The Government has given permission for the Milk Marketing Board, a statutory body, to transform itself into Milk Marque, a farmers' co-operative, as part of a deregulation process.
The dairy companies say however that the proposals will add millions of pounds to their costs, force prices up, and lead to plants closing with the loss of thousands of jobs.
The Dairy Trade Federation said last week that it would seek a judicial review of the Government's handling of the reforms. It also wants the Monopolies and Mergers Commission to investigate.
How big is the industry?
The UK trade in dairy products is pounds 7bn a year and about 114,000 people are employed, including more than 35,200 milkmen. The industry now produces almost 15 billion litres of milk annually, and at the last count each household consumed an average of just over a litre a day. Per head, the amount is four times that a century ago.
How does my milk get from
the cow to the doorstep?
Dairy farmers are still independent. They farm for themselves in the way they have always have done. However, these days farms are sophisticated and highly mechanised. They sell their milk via the Milk Marketing Board to the dairies, which, after cleaning and testing it thoroughly, either bottle or package it for sale to the customer. Most of the milk is sold in liquid form, either directly to households through doorstep deliveries, or to supermarkets. Alternatively, it can be used to make other dairy products such as butter and cheese.
What are these organisations and what do they do?
The two main industry bodies are the Milk Marketing Board (MMB) and the Dairy Trade Federation (DTF). The MMB acts as an intermediary between the farmers and the dairies. It buys nearly all milk produced by British farmers and resells it to the dairies at a price it has negotiated with the DTF, which represents dairies. Milk Marque will take over from the MMB on 1 November.
How do the MMB and Milk Marque differ?
The reforms are intended to increase competition in the market. The MMB is a monopoly, set up by the government 61 years ago to maintain sole control over the sale of milk. It therefore has no competitors. Milk Marque is an independent co-operative owned by the farmers. Again, it will buy milk from the farmers for resale to the dairies, but it can be challenged by other buyers offering the farmers a better price. It will be streamlined but most of its staff will be ex-MMB, and it will be headed by the same man, Andrew Dare. Although it is open to competition, it has already received notice from farmers supplying 65 per cent of the country's milk that they will patronise it. In many respects, the two organisations will operate identically. However, Milk Marque, rather than agreeing prices during negotiations with the DTF, has set them by talking directly to individual customers.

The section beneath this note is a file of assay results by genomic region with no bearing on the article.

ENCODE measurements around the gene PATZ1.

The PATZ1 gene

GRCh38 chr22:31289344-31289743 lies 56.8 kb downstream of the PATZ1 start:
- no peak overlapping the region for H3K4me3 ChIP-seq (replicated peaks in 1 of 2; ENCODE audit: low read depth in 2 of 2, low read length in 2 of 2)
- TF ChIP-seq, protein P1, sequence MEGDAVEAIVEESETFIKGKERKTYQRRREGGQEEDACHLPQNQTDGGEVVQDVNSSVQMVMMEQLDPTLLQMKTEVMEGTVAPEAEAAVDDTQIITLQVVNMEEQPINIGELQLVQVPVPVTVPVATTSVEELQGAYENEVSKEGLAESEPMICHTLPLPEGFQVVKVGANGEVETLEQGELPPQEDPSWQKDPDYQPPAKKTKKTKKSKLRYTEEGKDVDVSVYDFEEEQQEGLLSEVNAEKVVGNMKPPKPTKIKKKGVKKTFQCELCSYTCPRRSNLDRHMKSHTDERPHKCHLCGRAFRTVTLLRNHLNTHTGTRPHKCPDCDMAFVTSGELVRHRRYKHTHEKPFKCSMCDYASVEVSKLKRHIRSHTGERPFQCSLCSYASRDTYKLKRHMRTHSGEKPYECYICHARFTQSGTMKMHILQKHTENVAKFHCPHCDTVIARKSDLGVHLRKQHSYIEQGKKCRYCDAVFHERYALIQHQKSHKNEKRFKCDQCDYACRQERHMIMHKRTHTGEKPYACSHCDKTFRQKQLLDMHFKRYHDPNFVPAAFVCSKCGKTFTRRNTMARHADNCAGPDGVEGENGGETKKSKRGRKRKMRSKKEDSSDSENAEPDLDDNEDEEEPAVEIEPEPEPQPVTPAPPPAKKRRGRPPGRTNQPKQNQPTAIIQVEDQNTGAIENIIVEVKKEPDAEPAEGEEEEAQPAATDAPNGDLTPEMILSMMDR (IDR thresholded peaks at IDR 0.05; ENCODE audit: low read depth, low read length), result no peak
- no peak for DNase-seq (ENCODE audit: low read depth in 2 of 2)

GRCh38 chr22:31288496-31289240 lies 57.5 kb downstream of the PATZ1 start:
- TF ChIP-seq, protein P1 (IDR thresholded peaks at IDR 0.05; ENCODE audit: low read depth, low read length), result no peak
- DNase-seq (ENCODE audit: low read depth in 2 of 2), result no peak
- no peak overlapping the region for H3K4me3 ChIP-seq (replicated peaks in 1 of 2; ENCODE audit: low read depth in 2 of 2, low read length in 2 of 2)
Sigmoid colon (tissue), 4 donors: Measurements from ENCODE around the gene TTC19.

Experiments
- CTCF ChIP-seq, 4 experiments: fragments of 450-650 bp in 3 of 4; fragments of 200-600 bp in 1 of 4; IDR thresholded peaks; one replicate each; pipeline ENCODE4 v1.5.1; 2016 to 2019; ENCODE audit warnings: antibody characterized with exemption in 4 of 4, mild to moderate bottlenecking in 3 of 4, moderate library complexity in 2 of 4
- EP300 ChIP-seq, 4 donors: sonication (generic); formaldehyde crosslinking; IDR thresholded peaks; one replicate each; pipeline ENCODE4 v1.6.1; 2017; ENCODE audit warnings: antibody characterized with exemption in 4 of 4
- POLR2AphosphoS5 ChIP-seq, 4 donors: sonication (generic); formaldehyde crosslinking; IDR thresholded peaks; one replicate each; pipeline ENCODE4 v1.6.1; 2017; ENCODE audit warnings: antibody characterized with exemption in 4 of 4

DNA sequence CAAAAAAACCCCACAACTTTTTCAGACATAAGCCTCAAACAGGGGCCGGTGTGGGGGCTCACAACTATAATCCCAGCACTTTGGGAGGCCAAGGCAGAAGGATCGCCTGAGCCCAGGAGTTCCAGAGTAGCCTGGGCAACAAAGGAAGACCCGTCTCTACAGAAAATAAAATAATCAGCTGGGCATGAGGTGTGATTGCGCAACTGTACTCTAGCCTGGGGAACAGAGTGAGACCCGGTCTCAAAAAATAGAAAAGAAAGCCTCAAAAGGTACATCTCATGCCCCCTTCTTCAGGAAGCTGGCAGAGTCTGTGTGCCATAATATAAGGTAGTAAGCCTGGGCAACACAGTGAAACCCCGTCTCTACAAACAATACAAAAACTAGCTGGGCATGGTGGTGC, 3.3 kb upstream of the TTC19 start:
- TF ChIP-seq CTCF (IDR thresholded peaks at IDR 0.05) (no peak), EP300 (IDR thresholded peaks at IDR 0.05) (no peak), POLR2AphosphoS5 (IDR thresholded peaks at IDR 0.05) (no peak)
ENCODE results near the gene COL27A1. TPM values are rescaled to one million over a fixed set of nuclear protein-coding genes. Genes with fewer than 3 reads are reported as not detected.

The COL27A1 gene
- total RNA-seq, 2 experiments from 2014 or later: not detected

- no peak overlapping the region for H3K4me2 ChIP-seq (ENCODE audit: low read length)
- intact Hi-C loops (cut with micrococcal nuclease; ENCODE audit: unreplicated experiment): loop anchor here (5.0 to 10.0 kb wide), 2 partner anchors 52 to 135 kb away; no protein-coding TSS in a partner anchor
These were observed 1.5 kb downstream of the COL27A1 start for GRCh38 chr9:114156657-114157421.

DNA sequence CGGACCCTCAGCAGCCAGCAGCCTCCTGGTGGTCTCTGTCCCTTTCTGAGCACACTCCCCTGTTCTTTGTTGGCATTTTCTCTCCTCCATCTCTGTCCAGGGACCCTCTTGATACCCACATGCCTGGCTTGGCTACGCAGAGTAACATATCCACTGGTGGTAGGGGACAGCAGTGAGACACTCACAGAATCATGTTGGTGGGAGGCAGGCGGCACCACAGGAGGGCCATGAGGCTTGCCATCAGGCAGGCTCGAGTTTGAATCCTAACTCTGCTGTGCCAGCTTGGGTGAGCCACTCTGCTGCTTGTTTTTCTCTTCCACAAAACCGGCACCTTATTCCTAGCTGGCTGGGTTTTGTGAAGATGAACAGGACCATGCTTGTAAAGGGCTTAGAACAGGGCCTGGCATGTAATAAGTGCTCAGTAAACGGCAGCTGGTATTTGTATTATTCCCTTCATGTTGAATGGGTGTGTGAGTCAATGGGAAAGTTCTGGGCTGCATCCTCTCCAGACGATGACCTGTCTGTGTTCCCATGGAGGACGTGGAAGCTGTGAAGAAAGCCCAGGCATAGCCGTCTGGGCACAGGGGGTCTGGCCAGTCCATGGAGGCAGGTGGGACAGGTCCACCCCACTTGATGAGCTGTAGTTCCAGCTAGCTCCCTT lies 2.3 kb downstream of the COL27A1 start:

Milk Marque has effectively carried out an auction. In preparing for its November launch, it approached individual dairies and asked them how much milk they would be prepared to buy at certain prices. It found that the prices initially suggested produced demand which was far higher than supply. Since it could get a better price, it asked for one, but again found itself with too much demand. It increased the price again, but found that this time demand equalled supply. The price at which it settled was higher than the price previously negotiated by the two parties. Therefore, Milk Marque will sell to the dairies at a higher price than the MMB does. The dairies claim that they cannot simply absorb this increased cost, and are threatening to pass the price rises on to the public.
By how much will they rise?
There is a series of prices rather than a single one. They differ according to whether the milk is to be resold in liquid form or made into other dairy products. Typically, of 36p paid for the doorstep pint, 14p goes to the milkman, 7.2p to the dairy, 2p to the MMB, and 12.8p to the farmer. In the supermarket, a price of 25p is split similarly except that the retailer takes just 3p. Analysts say the changes will see the price of liquid milk rise about 5 per cent and that of butter and cheese by 18 per cent.
Who are the winners
The winners are the farmers, who get a better price for their produce. The losers are the dairies. Unigate and Northern Foods, two of the industry's giants, say the changes will cost them a combined total of pounds 100m. Whether the consumer loses or not depends on whether the dairies decide to pass on the cost.
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